like the dissection of an insect as each of the struts and landing pads were
unbolted from the side of the core

SpaceX CEO Elon Musk stated that the
starting with the Block 5 version of Falcon 9 the legs would be retracted back against
the core rather then been disassembled off.







However after the first Blcok 5
launched and landed in May with the Bangabandhu-1 satellite, all 4 legs were
again unbolted and removed piece by piece.


The adventure began three days
earlier with the magnificent post-midnight
liftoff of the massive 7.8 ton
Telstar 19 VANTAGE (or Telstar 19v)
Canadian
commercial telecommunications satellite atop the upgraded Falcon 9 taking
place right
at the opening of the lengthy launch window at 1:50 a.m. EDT (0550 GMT) Sunday,
July 22 from seaside
Space launch Complex-40
on Cape Canaveral Air Force Station, FL. 

The launch used the
newly upgraded Block 5 version of the Falcon 9 first stage – that launched on
Sunday for only the second time.

The Block 5 Falcon 9 will be cheaper to produce and much easier
to turnaround with minimal maintenance, says SpaceX CEO Elon Musk. His goal is
to relaunch a recovered Block 5 a second time within 24 hours by sometime next
year.

Overall Musk’s goal is to radically slash the cost of
building and launching rockets and enabling much cheaper access to space – with
airline like efficiencies for science, commercial enterprises and people.

Musk want to make flying rockets as routine as flying
airplanes.

SpaceX successfully recovered this new Block 5 version of
the Falcon 9 booster which replaces the older, now discontinued Block 4.

The last Block 4 launched in late June for NASA on the
Dragon CRS-15 resupply mission to the ISS.

This
was SpaceX’s 13th launch of the year.

And as I reported on Tuesday, July
24, a large broken off mangled piece of the payload fairing was hauled into
Port Canaveral on the GO Pursuit vessel.  

Check out my booster arrival, fairing
arrival and launch articles and photos that accompany this story. 

The newly built two stage 229-foot tall (70-meter) SpaceX Falcon
9 rocket successfully delivered the
Telstar 19 VANTAGE comsat to a
geostationary transfer orbit (GTO) for for Telesat, one of the world’s leading
commercial satellite operators. 

Watch for Ken’s continuing onsite coverage of NASA, SpaceX, ULA,
Boeing, Lockheed Martin, Orbital ATK and more space and mission reports direct
from the Kennedy Space Center, Cape Canaveral Air Force Station, Florida and
Wallops Flight Facility, Virginia.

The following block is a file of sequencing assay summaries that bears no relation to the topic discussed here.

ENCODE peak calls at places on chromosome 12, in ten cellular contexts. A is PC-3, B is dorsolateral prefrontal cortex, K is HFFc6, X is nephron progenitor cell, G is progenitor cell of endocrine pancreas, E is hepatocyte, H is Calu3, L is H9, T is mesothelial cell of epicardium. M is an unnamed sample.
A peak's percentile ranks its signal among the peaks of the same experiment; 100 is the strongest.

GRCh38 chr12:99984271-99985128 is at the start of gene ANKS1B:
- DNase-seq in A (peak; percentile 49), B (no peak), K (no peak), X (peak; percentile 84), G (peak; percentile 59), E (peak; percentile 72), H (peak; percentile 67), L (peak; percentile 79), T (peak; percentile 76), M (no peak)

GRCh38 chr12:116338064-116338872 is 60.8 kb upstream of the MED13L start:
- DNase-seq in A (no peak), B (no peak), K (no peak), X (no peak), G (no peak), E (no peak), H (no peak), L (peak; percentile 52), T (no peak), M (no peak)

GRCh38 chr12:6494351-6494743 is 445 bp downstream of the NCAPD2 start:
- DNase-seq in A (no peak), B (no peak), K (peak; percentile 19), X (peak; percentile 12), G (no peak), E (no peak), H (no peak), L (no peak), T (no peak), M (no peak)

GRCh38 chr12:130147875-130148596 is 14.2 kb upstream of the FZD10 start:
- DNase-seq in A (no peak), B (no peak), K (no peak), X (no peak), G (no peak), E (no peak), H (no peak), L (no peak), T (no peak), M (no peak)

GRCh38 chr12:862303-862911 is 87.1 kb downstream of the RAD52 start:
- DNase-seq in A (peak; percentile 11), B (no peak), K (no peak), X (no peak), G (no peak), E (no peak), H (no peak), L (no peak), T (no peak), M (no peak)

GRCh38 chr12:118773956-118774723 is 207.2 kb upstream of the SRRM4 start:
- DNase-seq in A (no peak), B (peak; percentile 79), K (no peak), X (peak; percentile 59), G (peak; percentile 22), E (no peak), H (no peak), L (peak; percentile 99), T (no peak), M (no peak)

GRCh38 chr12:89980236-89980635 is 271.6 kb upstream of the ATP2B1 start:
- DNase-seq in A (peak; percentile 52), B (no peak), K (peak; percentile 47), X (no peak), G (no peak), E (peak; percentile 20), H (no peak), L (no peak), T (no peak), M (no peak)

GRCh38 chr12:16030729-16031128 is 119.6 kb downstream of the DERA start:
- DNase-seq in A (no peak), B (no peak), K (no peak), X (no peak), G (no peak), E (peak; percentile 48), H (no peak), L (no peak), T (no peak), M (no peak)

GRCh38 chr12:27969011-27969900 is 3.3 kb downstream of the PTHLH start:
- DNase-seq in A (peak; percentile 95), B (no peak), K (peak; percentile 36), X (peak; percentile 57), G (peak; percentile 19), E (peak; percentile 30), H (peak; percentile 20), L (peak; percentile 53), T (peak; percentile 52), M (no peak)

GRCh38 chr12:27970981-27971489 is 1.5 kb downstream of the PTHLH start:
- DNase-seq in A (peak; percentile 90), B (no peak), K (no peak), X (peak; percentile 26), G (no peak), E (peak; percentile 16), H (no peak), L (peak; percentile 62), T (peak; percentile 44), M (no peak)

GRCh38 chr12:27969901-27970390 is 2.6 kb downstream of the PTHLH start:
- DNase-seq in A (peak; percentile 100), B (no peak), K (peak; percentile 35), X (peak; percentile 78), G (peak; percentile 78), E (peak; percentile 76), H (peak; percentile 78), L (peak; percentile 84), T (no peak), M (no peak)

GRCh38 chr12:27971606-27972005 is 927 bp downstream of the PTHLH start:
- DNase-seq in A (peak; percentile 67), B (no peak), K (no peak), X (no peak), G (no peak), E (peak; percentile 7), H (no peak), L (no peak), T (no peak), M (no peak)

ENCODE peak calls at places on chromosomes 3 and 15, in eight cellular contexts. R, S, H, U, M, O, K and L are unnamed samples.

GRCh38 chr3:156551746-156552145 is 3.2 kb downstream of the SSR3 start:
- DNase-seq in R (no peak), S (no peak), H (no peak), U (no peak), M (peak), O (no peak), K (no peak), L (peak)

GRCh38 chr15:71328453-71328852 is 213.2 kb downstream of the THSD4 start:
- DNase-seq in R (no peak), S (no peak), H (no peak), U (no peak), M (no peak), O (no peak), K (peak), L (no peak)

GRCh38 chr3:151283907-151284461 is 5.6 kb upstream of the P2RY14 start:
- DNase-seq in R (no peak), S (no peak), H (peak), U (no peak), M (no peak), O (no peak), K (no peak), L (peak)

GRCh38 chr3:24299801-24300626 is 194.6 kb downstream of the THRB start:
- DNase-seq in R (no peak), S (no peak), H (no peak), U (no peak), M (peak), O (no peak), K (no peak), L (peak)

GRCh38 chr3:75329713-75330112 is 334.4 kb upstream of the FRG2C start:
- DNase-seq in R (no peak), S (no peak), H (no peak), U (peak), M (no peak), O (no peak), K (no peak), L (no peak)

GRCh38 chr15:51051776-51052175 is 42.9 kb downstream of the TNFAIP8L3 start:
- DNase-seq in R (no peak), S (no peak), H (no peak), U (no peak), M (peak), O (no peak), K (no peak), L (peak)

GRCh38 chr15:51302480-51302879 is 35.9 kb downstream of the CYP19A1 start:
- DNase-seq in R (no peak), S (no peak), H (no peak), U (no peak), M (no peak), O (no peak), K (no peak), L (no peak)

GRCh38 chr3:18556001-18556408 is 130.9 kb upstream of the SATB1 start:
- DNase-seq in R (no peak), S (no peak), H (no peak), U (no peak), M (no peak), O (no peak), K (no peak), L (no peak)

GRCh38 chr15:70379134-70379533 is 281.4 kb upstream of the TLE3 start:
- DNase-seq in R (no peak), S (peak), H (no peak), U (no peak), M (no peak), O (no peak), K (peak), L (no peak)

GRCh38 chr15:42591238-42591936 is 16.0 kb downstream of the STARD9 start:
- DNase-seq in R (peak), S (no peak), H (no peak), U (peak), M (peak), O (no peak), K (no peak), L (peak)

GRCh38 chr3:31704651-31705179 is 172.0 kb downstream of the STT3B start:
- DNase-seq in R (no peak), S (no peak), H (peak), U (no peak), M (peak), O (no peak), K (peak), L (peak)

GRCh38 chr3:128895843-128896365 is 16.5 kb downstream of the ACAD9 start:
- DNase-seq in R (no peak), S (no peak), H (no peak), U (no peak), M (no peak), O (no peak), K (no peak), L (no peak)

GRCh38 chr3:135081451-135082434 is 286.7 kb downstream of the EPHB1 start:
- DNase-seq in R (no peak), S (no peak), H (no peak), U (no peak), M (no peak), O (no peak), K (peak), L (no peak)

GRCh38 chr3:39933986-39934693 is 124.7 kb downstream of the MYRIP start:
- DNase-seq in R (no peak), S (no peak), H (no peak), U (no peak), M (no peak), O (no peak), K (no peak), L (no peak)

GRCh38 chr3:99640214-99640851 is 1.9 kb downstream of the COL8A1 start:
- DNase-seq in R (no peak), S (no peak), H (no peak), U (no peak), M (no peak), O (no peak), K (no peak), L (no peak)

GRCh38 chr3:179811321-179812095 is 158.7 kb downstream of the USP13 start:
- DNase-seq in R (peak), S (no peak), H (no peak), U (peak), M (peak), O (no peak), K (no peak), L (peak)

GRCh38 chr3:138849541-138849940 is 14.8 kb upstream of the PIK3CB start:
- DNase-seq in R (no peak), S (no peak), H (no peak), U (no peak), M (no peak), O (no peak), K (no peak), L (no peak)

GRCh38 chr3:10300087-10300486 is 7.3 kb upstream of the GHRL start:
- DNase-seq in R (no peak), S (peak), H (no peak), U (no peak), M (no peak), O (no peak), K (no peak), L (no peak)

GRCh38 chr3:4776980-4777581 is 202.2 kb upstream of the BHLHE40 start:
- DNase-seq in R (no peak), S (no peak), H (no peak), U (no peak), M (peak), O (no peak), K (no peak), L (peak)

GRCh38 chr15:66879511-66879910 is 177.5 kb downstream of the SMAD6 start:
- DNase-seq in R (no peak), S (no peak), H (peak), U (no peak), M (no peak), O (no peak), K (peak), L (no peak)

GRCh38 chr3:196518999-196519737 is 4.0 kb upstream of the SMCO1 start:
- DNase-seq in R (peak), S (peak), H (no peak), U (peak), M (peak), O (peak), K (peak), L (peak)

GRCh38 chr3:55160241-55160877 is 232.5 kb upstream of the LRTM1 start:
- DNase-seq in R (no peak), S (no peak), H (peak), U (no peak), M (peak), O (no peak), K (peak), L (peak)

Stay tuned here for Ken’s continuing Earth and Planetary science and human spaceflight
news: www.kenkremer.com
–www.spaceupclose.com – twitter @ken_kremer – email: ken at kenkremer.com

………….

Ken’s upcoming outreach events/photos for sale:

Learn more about the upcoming upcoming/recent
SpaceX Merah Putih & Telstar 19 launches, NASA/ULA
Parker Solar Probe, SpaceX Falcon 9/CRS-15 launch to ISS,  SES-12 comsat
launch, Falcon Heavy, TESS, GOES-S, Bangabandhu-1,
NASA missions, ULA Atlas & Delta launches, SpySats and more at Ken’s
upcoming outreach events at Kennedy Space Center Quality Inn, Titusville, FL,
evenings:

Aug
4-6
: “SpaceX Telstar 19 &
Merah Putih Launches, NASA/ULA Parker Solar Probe SpaceX Dragon CRS-15 resupply
launch to ISS, SpaceX Falcon Heavy & Falcon 9 launches, SpaceX SES-12
comsat. ULA Atlas USAF SBIRS GEO 4 missile warning satellite, SpaceX GovSat-1,
CRS-14 resupply launches to the ISS, NRO & USAF Spysats, SLS, Orion, Boeing
and SpaceX Commercial crew capsules, OSIRIS-Rex, Juno at Jupiter, InSight Mars
lander, Curiosity and Opportunity explore Mars, NH at Pluto and more,” Kennedy
Space Center Quality Inn, Titusville, FL, evenings.
Photos for sale


Ken Kremer

Ken Kremer

Watch for Ken’s continuing onsite coverage of NASA, SpaceX, ULA, Boeing, Lockheed Martin, Northrop Grumman and more space and mission reports direct from Kennedy Space Center and Cape Canaveral Air Force Station in Florida and Wallops Flight Facility in Virginia. Stay tuned here for Ken's continuing Earth and Planetary science and human spaceflight news. Dr. Kremer is a research scientist and journalist based in the KSC area, active in outreach and interviewed regularly on TV and radio about space topics. Ken’s photos are for sale and he is available for lectures and outreach events.